Presentation Authors: Firas Abdollah*, Deepansh Dalela, Akshay Sood, Sohrab Arora, Hoang Tang, Jacob Keeley, Shaheen Alanee, Craig G Rogers, James Peabody, Mani Menon, Detroit, MI
Introduction: To evaluate the potential impact of lead-time bias on the reported beneficial role of early salvage radiotherapy (sRT), defined as delivering radiation at a relatively low pre-sRT prostate-specific antigen (PSA) value, in treating prostate cancer patients with biochemical recurrence after radical prostatectomy (RP).
Methods: All available demographic, tumor-specific, and overall survival data from 760 men who participated in the RTOG 9601 trial were extracted using the Project Data Sphere platform. Patients were stratified based on pre-sRT PSA ( < 0.7 [n=405], 0.7-1.5 [n=237], and >1.5-4.0 ng/mL [n=118]) as reported in the original trial. Cox regression analysis assessed the impact of pre-sRT PSA on overall mortality, after controlling for covariates. To ascertain the role of lead-time bias, survival time zero was set to the time of (1) initiation of sRT, and (2) RP.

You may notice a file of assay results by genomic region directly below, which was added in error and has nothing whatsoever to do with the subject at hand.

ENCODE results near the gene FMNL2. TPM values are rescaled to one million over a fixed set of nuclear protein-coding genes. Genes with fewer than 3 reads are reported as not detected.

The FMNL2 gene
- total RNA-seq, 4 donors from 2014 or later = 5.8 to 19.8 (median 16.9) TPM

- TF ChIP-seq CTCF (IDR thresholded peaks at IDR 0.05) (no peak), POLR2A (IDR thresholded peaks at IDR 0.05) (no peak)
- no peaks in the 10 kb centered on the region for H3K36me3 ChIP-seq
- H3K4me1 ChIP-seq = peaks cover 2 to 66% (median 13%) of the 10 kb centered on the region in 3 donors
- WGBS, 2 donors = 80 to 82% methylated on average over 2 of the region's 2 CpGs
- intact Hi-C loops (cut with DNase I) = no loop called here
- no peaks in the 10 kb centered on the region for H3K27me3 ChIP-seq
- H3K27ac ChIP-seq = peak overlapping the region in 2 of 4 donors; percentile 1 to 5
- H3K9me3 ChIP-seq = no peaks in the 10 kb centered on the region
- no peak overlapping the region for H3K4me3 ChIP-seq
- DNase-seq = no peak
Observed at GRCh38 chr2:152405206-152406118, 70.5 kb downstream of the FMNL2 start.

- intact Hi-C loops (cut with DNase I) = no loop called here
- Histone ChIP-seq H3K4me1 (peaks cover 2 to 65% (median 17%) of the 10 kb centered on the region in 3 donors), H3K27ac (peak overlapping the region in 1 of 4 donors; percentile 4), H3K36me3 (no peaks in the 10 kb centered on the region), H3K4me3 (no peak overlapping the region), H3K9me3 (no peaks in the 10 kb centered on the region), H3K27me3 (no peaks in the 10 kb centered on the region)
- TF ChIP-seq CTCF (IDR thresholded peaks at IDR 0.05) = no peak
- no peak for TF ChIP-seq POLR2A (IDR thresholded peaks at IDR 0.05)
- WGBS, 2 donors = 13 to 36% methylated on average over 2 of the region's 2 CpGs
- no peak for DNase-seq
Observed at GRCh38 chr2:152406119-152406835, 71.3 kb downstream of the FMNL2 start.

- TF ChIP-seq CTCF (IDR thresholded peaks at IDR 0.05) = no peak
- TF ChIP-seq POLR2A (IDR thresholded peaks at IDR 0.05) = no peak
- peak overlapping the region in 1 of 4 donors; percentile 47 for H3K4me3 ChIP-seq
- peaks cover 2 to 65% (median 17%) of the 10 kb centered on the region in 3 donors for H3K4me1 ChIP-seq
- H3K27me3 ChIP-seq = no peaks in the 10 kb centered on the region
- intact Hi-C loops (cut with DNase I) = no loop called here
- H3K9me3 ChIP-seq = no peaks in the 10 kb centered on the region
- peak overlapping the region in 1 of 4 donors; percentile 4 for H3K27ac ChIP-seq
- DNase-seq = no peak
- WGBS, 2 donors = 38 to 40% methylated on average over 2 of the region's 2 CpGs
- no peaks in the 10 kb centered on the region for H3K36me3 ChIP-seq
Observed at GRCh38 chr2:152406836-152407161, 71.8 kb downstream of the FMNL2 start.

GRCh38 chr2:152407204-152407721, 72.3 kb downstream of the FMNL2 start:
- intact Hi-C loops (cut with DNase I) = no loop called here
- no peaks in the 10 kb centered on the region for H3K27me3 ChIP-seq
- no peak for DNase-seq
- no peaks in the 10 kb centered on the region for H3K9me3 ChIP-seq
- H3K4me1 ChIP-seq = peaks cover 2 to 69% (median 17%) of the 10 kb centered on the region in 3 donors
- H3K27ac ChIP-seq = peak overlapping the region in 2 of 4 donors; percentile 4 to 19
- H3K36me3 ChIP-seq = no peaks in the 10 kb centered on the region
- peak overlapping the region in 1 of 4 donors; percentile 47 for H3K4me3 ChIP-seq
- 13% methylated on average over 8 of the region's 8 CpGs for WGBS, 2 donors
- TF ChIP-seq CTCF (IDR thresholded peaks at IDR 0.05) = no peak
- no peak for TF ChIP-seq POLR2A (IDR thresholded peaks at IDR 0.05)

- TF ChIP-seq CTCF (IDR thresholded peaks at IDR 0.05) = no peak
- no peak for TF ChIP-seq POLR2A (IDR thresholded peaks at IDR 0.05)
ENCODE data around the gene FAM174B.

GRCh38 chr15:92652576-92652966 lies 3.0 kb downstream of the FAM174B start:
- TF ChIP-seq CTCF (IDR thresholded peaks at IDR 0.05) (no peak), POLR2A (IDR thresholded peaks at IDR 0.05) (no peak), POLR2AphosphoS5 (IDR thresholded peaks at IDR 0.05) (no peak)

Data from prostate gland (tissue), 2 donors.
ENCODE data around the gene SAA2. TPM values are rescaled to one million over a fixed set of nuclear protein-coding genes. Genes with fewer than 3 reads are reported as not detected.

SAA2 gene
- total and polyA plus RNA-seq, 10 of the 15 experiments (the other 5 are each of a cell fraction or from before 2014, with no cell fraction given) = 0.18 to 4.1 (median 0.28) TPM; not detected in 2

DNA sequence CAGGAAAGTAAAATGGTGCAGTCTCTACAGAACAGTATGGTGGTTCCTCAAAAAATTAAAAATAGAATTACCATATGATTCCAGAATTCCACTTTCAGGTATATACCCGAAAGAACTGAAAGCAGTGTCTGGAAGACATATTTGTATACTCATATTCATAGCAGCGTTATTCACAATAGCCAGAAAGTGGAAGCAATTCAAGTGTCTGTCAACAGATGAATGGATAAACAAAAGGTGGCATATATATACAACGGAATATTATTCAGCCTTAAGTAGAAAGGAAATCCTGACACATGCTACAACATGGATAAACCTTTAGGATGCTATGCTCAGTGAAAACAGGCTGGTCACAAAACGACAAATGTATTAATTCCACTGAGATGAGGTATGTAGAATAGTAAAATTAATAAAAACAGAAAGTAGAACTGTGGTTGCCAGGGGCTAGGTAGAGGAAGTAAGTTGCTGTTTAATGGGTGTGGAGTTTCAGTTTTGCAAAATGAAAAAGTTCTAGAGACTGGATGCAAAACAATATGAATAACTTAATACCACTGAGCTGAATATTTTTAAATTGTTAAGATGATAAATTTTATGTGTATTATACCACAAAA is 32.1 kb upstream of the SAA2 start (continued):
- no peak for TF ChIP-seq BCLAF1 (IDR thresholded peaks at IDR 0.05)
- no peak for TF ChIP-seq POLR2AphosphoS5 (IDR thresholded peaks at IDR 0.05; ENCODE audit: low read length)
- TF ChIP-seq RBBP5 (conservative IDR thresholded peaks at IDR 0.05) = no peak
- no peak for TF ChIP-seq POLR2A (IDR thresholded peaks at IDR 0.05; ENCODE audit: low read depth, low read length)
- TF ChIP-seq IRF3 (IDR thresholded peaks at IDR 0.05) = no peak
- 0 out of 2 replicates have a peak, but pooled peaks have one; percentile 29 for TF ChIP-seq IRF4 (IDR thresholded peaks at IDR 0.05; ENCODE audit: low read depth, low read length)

Results: There were no statistically significant differences amongst men within the three groups, except for a greater proportions of African-American patients and men with post-RP PSA nadirs ï‚³0.5 ng/mL within the higher pre-sRT PSA groups. For men with pre-sRT PSA < 0.7, 0.7-1.5, and >1.5-4 ng/mL, estimated 15-year overall mortality was 39%, 45%, and 50%, respectively (p=0.005) when calculated from time since sRT, and 23%, 29%, and 36% respectively (p=0.08) when assessed from time since RP. On multivariable regression analyses, pre-sRT PSA >1.5-4.0 ng/mL was significantly associated with overall mortality only when measured from time of initiation of sRT (HR 1.61, 95% confidence interval [CI] 1.13-2.28; p=0.008), but not from time since RP (HR 1.24, 95% CI 0.87-1.76; p=0.2).
Conclusions: Our findings suggest that the putative survival benefit with early sRT instituted at lower PSA thresholds is mitigated when measured from time since surgery, highlighting the role of lead-time bias. These findings need further validation given their significant clinical implications.